Maith thú, Ireland! This weekend, the Irish people voted overwhelmingly to legalize abortion, blowing away one of the last dark clouds of Catholic theocracy that lingered over the Emerald Isle. The referendum repealed the notorious Eighth Amendment, passed in 1983, which banned abortion in all except a tiny handful of cases where pregnancy threatened the woman’s life (and even that narrow exception was bitterly contested).
It’s not just the victory, but the magnitude of the victory that came as a shock. The pro-repeal side won 66% to 33%, a 2-to-1 landslide. They won 39 of Ireland’s 40 counties, both urban and rural regions, both men and women, and every age group under 65.
Earlier polls had shown repeal clinging to a slim lead, so this was a nailbiter right up to the election, and the celebration was all the more joyous for it. As the Irish Times put it, it was an “overwhelming desire for change that nobody foresaw“. Some credit is doubtless due to the #HomeToVote campaign, which inspired pro-choice Irish expats all over the world to return and cast a ballot.
This result is all the more remarkable because it’s an almost perfect mirror of the margin by which the Eighth Amendment originally passed. In just 35 years, the Irish public went from 2-to-1 opposition to 2-to-1 support. Practically speaking, Irish women seeking an abortion could always travel to the U.K. (assuming they had the means), but the ban stood as a symbol of disregard for pregnant people’s bodily autonomy and lives. No longer.
It’s hard, now, to believe that even legalizing divorce in Ireland was a knock-down-drag-out political battle (and that was in 1995!). There was a long time when the Roman Catholic church wielded near-absolute power there. But in the last few years, they’ve been battered by one awful scandal after another, all of which showed the hollowness of their pretensions to moral authority.
There were reports on the tens of thousands of children who were molested and tortured in church schools over decades. There was a reckoning with the women who were enslaved in the Magdalene laundries, and their babies who were neglected to death and thrown away like garbage.
And of most relevance here, there was the tragedy of Savita Halappanavar, who was killed by anti-choice dogma. Her life would have been easy to save, but her doctors, claiming their hands were tied, stood by and did nothing as a doomed pregnancy turned into deadly blood poisoning.The church responded to these outrages with arrogance and denial, believing they just needed to hunker down and weather the storm and could soon go back to giving orders the way they always had. But the Irish people voted with their feet, shown by a dramatic poll in 2012 that found religiosity was plummeting. Ireland’s decisive 2015 vote for marriage equality should have been the first sign of how much the church’s grasp had slipped.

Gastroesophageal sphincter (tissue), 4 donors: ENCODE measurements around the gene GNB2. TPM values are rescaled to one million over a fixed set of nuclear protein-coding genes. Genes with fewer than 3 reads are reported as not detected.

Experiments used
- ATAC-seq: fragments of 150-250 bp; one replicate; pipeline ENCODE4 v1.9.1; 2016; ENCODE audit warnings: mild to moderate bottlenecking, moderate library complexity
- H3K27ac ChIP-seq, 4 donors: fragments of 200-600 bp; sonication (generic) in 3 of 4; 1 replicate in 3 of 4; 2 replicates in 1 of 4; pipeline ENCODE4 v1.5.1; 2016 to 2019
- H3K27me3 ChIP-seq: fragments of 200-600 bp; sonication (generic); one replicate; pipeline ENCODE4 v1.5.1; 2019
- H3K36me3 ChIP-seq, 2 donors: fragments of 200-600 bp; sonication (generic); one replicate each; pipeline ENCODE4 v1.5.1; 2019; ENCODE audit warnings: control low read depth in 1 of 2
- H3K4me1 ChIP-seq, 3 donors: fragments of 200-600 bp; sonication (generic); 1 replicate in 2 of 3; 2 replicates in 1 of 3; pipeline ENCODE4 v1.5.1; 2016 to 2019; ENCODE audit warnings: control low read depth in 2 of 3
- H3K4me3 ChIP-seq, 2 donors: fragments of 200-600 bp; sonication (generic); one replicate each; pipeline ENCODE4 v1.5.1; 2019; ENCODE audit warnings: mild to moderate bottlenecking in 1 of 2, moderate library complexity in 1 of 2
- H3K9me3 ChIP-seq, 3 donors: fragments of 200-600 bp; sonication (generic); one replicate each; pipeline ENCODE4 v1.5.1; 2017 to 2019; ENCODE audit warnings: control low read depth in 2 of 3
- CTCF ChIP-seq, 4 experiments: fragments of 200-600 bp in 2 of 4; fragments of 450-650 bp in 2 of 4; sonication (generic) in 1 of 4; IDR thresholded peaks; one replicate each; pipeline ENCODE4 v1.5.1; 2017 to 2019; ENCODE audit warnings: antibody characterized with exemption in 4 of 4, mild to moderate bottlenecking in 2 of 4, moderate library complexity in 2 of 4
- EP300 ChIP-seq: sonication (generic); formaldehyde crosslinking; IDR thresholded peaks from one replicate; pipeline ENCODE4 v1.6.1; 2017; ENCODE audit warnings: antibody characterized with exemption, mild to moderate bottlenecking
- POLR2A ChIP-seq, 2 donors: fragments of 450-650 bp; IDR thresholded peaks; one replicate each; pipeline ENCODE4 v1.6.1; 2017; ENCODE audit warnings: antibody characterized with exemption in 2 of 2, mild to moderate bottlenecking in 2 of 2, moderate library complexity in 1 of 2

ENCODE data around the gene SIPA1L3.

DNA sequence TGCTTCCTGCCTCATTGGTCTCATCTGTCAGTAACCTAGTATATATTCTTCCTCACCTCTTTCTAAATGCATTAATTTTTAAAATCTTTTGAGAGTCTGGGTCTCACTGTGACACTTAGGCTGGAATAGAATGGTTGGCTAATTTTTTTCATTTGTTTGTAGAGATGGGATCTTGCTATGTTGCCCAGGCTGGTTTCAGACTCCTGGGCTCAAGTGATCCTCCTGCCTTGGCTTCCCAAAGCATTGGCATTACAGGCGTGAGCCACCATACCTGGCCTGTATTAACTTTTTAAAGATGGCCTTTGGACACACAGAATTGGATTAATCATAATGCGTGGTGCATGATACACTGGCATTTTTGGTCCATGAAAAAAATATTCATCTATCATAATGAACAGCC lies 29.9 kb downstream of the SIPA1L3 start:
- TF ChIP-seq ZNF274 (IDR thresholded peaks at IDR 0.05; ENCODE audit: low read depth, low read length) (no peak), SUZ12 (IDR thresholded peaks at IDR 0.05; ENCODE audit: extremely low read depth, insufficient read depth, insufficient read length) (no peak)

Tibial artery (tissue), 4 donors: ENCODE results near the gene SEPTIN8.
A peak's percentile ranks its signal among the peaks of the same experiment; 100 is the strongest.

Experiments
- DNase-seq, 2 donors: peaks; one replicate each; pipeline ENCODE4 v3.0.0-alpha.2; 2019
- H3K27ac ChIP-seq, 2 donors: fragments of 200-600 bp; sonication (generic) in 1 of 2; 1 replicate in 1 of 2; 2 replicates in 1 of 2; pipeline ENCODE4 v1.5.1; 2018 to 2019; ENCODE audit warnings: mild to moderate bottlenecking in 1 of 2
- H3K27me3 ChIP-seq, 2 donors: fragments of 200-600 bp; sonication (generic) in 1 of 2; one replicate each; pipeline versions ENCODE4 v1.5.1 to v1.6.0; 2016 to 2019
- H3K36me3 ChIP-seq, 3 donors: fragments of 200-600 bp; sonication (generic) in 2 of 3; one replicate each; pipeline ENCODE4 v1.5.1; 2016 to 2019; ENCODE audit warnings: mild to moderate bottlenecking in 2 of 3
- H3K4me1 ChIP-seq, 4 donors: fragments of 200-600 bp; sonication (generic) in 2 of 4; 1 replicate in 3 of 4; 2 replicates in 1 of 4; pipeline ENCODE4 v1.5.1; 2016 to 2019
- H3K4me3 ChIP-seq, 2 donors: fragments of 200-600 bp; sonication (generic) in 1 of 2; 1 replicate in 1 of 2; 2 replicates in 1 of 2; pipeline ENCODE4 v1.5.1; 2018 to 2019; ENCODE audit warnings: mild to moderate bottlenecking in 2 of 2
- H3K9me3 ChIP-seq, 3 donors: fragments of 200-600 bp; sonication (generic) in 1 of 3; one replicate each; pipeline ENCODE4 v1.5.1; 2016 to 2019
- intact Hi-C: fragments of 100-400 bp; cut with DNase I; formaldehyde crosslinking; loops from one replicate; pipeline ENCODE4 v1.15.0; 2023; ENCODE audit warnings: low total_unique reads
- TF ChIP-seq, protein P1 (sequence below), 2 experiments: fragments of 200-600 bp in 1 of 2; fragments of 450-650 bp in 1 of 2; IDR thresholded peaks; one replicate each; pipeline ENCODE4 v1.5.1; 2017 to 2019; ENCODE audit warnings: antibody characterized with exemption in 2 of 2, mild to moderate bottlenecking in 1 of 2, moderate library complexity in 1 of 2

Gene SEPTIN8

This vote is an even more unmistakable message, showing that religious dogma no longer reigns in Ireland. Irish voters certainly seem to think so:
As the final tally was announced showing over 66 percent of voters supported lifting the ban, crowds in the ancient courtyard of Dublin Castle began chanting “Savita! Savita!” in honor of Savita Halappanavar, a 31-year-old dentist who died of sepsis during a protracted miscarriage after being denied an abortion at a Galway hospital in 2012.
For whatever it matters, Savita’s parents supported repeal and were happy at the result: “We’ve got justice for Savita, and what happened to her will not happen to any other family now.”
We can also enjoy the stunned reactions among supporters of the Eighth. Ireland’s anti-choice groups cried that the vote was “a tragedy of historic proportions“. The Catholic bishops said that the result was “chilling” and risked cementing a perception that the church is regarded with “indifference”.
Possibly the best of all was two American anti-choicers who had moved to Ireland because it had no legal abortion. They were very sad and were insisting the vote must have been rigged.
Ireland’s Parliament still has to pass legislation to implement the decision. But with the ruling party in support, that should be a formality. The bill that’s likely to go forward will permit abortion without restriction in the first 12 weeks of pregnancy, and afterward with a doctor’s approval if the pregnancy is non-viable or poses a risk to the woman’s life or health.
It’s tempting to imagine that this result shows the accelerating pace of moral progress. Even when the world seems dark and gloomy, there are signs of hope, and bad old ideas are melting away. If one country can throw off the church’s yoke in such a short time, why can’t it happen elsewhere too?